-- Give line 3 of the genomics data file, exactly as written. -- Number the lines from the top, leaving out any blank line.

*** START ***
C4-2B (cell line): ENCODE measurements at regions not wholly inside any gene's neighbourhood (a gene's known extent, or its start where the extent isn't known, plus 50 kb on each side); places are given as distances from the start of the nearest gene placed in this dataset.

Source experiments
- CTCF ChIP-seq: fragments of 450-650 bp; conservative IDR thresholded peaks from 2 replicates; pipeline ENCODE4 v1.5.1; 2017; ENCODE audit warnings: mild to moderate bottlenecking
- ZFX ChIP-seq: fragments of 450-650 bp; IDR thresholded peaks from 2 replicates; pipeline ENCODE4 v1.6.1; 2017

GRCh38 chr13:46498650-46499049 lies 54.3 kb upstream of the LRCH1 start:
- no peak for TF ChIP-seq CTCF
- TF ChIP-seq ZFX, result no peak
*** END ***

- CTCF ChIP-seq: fragments of 450-650 bp; conservative IDR thresholded peaks from 2 replicates; pipeline ENCODE4 v1.5.1; 2017; ENCODE audit warnings: mild to moderate bottlenecking